• Prairie voles are a monogamous species of vole that form strong pair bonds between mating partners. They build nests together and both parents care for pups.

  • Experiments showed that prairie voles show partner preferences after mating, spending more time near their partner than a stranger. This indicates pair bonding.

  • Vasopressin was found to play an important role in this pair bonding behavior. Administering a vasopressin antagonist disrupted partner preferences in prairie voles.

  • Brain regions containing vasopressin receptors, like the ventral pallidum and lateral septum, were found to be important for pair bonding. Density of receptors in these areas correlated with strength of partner preference.

  • The paper provides evidence that vasopressin acts centrally in the brain to facilitate pair bonding behavior essential for social monogamy in prairie voles. This highlights vasopressin as a key neuropeptide underlying monogamous social systems.

Here is a summary of the key points from the article “The Unique Structure of Hunter-Gatherer Bands,” Science 348 (2015): 796–798:

  • Hunter-gatherer bands were typically small, consisting of 25-50 individuals on average. This size was optimal for information sharing, coordination of collective activities like hunting, and close social bonds.

  • Bands had a high degree of internal cohesion and cooperation. They shared food extensively and cooperation was critical for survival.

  • Genetic studies show little differentiation between bands indicating regular intermingling. While bands competed for resources, there were also strong social and economic ties between neighboring bands.

  • The dynamic social structure of bands allowed them to adjust group size in response to environmental conditions like resource availability. Individuals and family units could move between neighboring bands to optimize access to resources and social connections.

  • Hunter-gatherer bands exhibited a sophisticated balance of cooperation and competition. This social organization was well-suited to the unstable environments humans inhabited for most of our evolutionary history. It may have contributed significantly to our survival and reproductive success.

In summary, the article describes how small, highly cooperative yet dynamically constituted bands were well-adapted to the nomadic hunting and gathering lifestyle of early humans for hundreds of thousands of years.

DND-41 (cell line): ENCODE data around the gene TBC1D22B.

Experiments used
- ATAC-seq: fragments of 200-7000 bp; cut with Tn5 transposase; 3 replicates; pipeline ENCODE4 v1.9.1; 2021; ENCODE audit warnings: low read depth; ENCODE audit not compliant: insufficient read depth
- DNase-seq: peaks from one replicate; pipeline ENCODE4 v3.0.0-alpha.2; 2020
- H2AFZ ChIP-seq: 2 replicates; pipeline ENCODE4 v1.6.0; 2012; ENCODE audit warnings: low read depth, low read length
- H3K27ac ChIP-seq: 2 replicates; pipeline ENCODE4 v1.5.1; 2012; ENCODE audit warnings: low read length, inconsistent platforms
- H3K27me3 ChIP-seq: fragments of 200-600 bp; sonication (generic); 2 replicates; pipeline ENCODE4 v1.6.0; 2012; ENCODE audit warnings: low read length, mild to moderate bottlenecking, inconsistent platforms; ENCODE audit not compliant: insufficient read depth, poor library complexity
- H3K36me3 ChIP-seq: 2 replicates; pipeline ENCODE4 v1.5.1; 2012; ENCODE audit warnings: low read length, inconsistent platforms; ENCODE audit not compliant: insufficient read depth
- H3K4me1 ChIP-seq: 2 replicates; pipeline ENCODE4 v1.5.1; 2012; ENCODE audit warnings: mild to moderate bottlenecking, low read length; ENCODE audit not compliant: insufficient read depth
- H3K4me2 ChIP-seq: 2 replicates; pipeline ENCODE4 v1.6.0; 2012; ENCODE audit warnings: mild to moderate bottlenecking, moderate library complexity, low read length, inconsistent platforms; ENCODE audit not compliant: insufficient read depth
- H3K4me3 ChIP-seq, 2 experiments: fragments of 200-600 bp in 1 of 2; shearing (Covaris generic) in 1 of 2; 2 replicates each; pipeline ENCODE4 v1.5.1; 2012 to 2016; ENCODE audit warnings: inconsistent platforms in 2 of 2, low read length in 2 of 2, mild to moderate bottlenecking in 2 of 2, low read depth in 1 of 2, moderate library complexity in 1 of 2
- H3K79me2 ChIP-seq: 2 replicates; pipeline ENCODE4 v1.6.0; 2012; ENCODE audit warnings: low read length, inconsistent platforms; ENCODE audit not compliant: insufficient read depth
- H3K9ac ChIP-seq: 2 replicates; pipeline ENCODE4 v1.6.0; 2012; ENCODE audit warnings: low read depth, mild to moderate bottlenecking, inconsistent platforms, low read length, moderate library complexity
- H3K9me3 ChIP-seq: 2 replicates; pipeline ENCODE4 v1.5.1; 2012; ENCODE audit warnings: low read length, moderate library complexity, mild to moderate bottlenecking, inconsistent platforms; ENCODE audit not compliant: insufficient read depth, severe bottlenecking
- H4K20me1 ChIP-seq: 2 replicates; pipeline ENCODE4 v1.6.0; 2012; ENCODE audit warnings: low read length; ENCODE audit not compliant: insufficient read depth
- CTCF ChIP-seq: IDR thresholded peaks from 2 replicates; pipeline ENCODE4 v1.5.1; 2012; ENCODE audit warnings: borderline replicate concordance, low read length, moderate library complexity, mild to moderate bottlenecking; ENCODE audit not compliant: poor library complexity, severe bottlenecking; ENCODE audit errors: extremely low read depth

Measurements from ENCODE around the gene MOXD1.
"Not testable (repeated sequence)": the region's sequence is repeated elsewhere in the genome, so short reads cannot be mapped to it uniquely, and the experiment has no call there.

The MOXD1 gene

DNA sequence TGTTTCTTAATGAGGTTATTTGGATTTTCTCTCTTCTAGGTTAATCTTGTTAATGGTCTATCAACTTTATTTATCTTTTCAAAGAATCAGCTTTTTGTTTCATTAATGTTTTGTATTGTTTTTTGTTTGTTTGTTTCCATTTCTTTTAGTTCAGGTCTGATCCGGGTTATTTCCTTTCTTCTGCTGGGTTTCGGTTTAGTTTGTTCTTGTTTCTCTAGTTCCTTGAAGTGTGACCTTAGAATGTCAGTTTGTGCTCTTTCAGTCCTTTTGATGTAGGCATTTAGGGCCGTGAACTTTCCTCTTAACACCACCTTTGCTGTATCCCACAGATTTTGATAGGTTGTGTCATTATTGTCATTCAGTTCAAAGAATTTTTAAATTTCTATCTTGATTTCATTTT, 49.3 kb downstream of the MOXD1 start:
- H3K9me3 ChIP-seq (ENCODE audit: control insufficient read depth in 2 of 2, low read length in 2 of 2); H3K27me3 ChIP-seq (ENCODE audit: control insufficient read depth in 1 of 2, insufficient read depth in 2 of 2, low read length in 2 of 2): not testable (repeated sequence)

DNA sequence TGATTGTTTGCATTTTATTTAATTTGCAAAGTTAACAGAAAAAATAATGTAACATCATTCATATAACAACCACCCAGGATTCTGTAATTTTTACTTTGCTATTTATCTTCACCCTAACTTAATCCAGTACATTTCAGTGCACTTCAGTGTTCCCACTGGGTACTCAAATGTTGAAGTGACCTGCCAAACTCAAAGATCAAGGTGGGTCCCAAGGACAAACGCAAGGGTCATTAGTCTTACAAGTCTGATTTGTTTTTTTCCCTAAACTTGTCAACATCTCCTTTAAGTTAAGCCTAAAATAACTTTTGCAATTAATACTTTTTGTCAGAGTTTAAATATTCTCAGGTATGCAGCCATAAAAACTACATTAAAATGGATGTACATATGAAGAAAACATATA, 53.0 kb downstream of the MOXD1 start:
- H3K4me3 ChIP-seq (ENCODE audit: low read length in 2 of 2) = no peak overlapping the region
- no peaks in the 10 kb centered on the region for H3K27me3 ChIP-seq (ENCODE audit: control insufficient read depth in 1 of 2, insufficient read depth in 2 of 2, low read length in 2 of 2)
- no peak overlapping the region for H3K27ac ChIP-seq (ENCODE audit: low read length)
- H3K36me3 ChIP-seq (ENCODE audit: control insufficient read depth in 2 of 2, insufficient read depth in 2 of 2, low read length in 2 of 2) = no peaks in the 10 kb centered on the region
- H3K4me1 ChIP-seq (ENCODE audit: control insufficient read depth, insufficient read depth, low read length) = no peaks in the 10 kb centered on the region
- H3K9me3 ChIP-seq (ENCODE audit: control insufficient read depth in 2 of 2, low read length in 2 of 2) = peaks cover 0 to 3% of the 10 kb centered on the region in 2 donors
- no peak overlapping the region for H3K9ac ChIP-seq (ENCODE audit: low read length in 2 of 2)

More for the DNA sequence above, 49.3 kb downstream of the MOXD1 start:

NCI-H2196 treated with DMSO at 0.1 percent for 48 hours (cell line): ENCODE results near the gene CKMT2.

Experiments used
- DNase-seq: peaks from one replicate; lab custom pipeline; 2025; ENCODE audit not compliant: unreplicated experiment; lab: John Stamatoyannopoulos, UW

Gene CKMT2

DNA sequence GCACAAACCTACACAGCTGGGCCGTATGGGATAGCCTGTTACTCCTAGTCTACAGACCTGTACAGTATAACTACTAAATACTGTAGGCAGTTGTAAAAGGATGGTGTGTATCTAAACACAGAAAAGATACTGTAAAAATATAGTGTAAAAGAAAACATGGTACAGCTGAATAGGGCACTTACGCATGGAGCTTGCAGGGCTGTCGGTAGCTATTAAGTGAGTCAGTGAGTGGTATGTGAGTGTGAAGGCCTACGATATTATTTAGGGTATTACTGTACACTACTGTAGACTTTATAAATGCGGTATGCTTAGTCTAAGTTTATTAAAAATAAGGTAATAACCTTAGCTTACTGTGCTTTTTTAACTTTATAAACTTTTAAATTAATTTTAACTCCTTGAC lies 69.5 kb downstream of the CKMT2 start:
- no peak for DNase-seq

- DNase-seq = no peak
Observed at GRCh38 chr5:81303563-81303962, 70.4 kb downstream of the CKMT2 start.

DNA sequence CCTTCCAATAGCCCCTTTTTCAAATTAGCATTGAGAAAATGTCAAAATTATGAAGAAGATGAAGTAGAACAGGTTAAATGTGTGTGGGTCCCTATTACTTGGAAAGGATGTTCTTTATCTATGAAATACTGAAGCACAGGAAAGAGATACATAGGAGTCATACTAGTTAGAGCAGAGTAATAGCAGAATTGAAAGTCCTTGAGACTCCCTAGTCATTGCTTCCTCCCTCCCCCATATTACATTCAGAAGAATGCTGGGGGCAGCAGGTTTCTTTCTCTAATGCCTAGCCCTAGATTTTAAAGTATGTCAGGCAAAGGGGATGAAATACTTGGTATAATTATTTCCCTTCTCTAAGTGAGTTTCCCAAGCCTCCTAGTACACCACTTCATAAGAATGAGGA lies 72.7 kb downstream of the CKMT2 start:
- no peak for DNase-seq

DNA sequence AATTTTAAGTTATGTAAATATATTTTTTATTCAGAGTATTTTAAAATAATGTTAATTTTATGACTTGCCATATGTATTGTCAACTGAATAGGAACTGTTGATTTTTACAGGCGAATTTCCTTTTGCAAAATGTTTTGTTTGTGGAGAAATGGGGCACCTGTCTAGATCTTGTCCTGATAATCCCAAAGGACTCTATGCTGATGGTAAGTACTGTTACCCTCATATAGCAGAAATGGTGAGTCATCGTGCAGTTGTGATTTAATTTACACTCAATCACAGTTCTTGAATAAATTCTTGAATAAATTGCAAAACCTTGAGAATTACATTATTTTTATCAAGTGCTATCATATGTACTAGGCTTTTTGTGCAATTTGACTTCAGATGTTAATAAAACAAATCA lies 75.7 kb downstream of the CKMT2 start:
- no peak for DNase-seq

• The passage discusses how new epidemics or diseases often start from a random individual in a group. It is more likely to start on the periphery of the population rather than from a central leader. However, it would be worse if it started from a leader.

  • It notes that social networks in animal groups like elephants are matrilineal, meaning related females and offspring form tight social bonds in core groups. These core groups aggregate into larger clans.

  • Disease transmission is likely to start from the periphery of the population and spread inward through social connections, rather than starting from the central leaders and spreading out. Starting in leaders would be a worse situation for disease transmission through the group.

Here is a summary of the article “Competition Between Relatives,” Science 296 (2002): 72–75:

The article discusses research on competition between close relatives, such as siblings, for access to limited parental resources like food, shelter, care, and inheritance. The researchers developed a model to examine how competition is affected by factors like the number and sex of offspring, differences in their need or merit, and how tolerant parents are of inequality in allocating resources.

Through studies on birds and mice, they found that offspring compete more intensely when resources are limited. Having more siblings increases competition, and competition is stronger between siblings of the same sex who compete for the same resources. Parents may compromise and allocate some resources equally while allowing competition over other resources.